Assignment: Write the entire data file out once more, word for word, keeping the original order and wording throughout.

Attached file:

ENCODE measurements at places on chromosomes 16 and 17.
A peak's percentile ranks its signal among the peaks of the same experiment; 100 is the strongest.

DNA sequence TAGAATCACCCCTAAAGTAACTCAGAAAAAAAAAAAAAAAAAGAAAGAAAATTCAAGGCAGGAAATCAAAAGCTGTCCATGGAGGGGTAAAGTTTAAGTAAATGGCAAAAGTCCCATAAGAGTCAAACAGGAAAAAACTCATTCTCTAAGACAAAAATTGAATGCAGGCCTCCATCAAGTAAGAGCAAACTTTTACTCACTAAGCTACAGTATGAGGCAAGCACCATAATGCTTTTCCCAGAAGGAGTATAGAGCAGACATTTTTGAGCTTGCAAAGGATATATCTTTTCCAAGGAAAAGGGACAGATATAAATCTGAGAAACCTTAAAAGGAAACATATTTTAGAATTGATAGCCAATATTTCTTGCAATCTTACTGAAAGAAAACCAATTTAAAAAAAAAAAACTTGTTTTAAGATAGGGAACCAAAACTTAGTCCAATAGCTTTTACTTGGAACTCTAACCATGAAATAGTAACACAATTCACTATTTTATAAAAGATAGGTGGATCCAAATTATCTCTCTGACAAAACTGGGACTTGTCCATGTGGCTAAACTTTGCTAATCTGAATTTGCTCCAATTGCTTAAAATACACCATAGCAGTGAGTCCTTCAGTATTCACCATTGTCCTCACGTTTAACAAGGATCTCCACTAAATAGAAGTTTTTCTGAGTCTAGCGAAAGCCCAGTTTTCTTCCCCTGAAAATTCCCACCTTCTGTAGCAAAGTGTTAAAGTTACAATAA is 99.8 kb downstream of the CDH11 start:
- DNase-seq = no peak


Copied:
ENCODE measurements at places on chromosomes 16 and 17.
A peak's percentile ranks its signal among the peaks of the same experiment; 100 is the strongest.

DNA sequence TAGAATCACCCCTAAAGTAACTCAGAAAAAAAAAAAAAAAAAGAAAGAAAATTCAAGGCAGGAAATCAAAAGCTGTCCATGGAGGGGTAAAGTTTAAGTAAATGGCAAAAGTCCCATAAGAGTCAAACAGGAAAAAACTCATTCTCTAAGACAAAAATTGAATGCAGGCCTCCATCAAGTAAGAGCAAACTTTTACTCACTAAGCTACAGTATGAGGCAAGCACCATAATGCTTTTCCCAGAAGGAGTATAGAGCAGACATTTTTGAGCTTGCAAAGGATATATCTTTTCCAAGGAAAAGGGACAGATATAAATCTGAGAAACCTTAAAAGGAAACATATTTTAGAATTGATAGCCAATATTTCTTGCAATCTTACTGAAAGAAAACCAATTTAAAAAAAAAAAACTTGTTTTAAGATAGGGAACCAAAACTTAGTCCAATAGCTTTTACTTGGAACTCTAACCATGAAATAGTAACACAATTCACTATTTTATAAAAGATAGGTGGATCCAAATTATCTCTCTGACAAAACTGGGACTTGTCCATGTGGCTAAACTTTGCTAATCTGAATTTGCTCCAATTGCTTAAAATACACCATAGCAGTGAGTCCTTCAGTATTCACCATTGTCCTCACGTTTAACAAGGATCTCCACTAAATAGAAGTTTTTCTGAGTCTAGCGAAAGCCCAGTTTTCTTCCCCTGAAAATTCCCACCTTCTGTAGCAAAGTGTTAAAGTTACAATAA is 99.8 kb downstream of the CDH11 start:
- DNase-seq = no peak